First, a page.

Mother Earth Living

Garden Spaces: Raised Bed for your Herb Garden

By Kathleen Halloran
April/May 2009
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Illustration by Gayle Ford
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Design Plan: Culinary Herbs for a Planter 

No matter how many herb garden beds I create throughout my property, I still dream of having an herb planter like this one. If I had my favorite culinary herbs growing in a single compact bed near my kitchen, I could just stand in front of it to figure out what’s for dinner, and then gather what I need.

Measuring a mere 5 to 6 feet long and 2½ to 3 feet high and deep, this planter is easy to manage, yet holds enough herbs to supply a family with daily snippings at dinnertime. And because the planter is bottomless, the soil inside drains easily and plant roots can grow deep.

New gardeners, as well as cooks who don’t have space for a large garden, will love the simplicity of this carefree bed. Even those who already have herbal landscapes will appreciate its convenience. There will be few weeds to pull and no pruning, as the constant harvest will keep herbs compact and shapely. Watering and occasional feeding are the only maintenance chores required.

For my dream planter, I’ve selected my favorite culinary herbs, but left out dill, fennel and others that would grow very large in the landscape. Feel free to substitute your own favorite cooking herbs. For instance, if your taste (or climate) leans more toward cilantro than tarragon, by all means, swap them out. You might even experiment with some of the taller herbs. In a planter, they won’t grow as large as they would in the garden.

A planter like this is ideal for growing a collection of different varieties, such as basils. And this method makes it easy to add or subtract plants as needed. If you want the fragrance of lavender or the bite of a pepper, for example, simply tuck in one of these herbs. On the other hand, if your oregano or mint plants become too rambunctious, just yank them out and try something else. You can grow most of these plants from seed, but filling the planter with started plants will be much easier. You’ll probably find all of these commonly available herbs at your neighborhood garden center. Or, you could start your own plants from cuttings taken from elsewhere in your garden.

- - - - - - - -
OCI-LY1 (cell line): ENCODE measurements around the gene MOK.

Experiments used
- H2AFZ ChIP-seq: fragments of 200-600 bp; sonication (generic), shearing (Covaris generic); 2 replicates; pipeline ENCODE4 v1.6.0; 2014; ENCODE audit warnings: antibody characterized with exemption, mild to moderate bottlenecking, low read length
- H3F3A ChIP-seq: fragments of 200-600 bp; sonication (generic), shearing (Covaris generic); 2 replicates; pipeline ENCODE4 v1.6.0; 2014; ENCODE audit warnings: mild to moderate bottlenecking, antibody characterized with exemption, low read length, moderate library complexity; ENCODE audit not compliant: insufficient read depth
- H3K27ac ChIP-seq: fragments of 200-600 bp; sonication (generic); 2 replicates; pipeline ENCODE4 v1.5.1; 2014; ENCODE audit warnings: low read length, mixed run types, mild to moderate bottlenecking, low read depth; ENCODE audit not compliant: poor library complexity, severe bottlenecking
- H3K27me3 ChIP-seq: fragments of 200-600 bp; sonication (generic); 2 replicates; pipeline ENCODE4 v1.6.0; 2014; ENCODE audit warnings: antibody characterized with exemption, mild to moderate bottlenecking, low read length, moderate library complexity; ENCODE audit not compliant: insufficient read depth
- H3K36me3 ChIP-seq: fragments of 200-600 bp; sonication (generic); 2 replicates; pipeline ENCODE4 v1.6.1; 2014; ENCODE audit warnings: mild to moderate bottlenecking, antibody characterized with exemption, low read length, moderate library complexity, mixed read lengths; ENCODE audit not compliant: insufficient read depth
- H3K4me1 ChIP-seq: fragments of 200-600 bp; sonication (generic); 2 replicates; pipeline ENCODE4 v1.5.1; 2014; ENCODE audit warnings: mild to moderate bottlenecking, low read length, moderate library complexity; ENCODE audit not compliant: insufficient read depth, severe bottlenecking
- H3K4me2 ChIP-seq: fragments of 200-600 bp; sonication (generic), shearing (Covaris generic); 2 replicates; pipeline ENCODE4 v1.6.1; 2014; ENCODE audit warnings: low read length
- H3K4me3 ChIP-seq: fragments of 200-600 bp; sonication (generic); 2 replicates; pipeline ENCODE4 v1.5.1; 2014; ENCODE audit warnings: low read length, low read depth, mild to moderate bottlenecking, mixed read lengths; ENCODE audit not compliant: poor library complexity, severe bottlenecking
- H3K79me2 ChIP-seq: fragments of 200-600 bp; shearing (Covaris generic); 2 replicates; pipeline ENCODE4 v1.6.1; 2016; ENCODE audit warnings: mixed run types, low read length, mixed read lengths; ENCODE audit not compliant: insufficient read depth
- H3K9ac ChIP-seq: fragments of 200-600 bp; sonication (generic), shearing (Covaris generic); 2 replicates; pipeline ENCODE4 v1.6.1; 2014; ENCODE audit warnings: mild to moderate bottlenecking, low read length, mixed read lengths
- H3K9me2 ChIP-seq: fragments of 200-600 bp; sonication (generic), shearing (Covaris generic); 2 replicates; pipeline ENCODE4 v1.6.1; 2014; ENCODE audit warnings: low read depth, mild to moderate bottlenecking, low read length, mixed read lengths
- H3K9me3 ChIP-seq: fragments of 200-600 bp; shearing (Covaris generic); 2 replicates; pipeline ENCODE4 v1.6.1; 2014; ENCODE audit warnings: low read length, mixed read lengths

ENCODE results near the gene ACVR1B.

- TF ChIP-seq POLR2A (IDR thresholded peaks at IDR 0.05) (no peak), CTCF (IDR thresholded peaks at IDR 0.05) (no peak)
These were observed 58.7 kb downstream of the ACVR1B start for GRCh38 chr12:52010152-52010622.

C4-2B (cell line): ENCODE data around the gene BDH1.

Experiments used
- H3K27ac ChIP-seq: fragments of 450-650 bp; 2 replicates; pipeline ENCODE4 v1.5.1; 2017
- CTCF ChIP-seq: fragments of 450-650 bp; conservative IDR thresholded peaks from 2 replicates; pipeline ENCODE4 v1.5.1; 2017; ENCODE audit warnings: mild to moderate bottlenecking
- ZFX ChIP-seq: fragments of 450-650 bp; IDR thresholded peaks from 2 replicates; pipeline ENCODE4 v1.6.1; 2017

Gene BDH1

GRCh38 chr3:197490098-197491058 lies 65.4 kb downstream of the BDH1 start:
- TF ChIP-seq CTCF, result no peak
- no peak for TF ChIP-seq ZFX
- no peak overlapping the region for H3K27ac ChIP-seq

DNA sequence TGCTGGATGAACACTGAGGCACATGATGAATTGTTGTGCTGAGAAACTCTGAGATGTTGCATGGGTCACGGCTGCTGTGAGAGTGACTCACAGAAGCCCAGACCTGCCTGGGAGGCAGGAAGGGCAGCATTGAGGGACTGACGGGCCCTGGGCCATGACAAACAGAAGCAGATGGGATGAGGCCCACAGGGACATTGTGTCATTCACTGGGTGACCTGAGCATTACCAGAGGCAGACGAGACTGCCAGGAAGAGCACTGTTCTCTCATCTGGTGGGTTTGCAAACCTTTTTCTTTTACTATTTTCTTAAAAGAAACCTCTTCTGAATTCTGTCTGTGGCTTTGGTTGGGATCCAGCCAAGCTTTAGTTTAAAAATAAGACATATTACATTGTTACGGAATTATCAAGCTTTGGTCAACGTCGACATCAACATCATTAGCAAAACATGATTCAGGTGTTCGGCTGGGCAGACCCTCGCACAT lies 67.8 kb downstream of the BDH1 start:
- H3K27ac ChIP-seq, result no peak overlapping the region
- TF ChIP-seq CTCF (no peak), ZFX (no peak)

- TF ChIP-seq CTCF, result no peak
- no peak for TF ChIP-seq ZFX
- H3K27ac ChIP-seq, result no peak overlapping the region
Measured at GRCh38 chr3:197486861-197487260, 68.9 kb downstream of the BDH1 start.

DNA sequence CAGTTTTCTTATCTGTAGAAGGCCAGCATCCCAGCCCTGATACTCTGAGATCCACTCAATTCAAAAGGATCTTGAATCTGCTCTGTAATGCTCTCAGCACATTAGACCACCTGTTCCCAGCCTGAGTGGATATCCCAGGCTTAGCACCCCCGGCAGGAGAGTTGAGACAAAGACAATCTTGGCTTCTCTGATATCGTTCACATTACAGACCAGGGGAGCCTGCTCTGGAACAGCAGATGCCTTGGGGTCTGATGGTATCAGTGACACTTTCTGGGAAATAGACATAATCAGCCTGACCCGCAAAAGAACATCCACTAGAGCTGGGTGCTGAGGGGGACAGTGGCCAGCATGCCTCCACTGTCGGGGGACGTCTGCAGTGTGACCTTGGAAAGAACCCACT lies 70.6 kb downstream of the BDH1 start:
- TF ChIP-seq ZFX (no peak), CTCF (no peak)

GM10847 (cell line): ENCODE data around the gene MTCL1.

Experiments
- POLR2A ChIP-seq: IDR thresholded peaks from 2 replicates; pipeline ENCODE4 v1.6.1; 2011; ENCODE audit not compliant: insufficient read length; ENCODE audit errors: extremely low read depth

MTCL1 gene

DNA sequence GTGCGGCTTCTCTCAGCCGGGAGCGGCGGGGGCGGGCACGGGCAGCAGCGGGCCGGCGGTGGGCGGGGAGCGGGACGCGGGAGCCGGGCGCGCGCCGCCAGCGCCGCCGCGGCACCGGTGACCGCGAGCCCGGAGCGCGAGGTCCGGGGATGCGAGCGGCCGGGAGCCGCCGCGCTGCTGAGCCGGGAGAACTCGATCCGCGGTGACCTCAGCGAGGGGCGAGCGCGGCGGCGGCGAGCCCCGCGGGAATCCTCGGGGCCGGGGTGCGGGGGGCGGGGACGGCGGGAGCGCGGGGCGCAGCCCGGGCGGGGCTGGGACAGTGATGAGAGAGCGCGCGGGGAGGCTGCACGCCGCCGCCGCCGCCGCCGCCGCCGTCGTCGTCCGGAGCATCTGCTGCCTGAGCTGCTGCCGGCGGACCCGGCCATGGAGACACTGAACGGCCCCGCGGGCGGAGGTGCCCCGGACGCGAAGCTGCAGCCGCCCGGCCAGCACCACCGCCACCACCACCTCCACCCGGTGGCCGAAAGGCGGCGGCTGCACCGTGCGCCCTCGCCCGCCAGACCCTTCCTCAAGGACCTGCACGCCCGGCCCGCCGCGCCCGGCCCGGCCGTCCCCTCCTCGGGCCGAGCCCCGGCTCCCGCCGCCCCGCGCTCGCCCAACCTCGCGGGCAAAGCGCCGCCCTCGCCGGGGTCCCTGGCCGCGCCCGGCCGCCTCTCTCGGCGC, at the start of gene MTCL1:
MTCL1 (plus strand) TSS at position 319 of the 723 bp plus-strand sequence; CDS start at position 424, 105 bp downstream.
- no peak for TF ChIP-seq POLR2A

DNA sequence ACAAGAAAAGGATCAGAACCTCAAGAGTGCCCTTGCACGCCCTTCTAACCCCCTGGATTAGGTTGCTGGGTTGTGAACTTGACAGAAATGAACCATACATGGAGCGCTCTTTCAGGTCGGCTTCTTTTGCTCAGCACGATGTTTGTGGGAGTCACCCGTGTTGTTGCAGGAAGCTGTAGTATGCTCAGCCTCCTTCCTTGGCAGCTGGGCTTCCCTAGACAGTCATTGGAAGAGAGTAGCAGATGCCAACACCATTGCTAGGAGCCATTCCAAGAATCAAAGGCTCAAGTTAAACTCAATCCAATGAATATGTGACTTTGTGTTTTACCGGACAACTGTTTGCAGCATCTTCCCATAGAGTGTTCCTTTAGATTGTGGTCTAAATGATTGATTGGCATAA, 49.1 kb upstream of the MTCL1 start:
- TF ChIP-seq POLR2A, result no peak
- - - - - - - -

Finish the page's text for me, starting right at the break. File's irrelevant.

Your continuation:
How to Build It

This planter is constructed of brick, but you could use landscape timbers, stone or another strong material available in your locale. Large troughs work well, too; here in Texas, where every ranch has large metal watering troughs for horses and livestock, used troughs often are available. (If you use a trough or similar container, be sure it has plenty of drainage holes and use a light soil mixture that won’t compact with frequent watering). If you construct your wall with dry-stack brick (no mortar) or stones layered with soil, consider leaving planting pockets for thymes and other cascading herbs. 

Locate your planter in full sun—where it will receive at least six hours of sunlight a day; anything less will result in spindly plants. This planter is perfect at the edge of a deck or patio, just outside the back door. Besides having these herbs within easy reach, you and your guests will enjoy the herbs’ soft, mounding shapes, colors, textures and fragrances whenever you relax on the porch.

How to Plant and Tend It

Fill the planter with a mix of regular garden soil and compost. As you plant, tamp the soil firmly around each herb, then water well. For this initial watering, I like to include a little liquid seaweed to give roots a boost and help plants become established. Adding a 2- to 3-inch layer of mulch—shredded leaves, straw, pine needles or other natural material—will help retain moisture during dry spells.

This planter won’t need to be watered as often as smaller containers would, but check the soil daily until the plants begin growing and water when it feels dry. To keep your herbs growing strong, feed them with a dilute organic fertilizer, such as fish emulsion, occasionally throughout the growing season.

This garden is intended to be carefree—one you can change easily with the seasons. And because it will provide food for your table, take care to maintain it organically, using compost and organic materials.

Challenge Us

If you have a challenging garden site and would like a design solution, or simply want to create a new look for a border or bed, write to us. From time to time, we select a reader’s challenge and provide a simple “Garden Spaces” design solution. Send your requests to letters@herbcompanion.com, with “Design Challenge” in the subject line.

Kathleen Halloran is a freelance writer and editor living and gardening in beautiful Austin, Texas.


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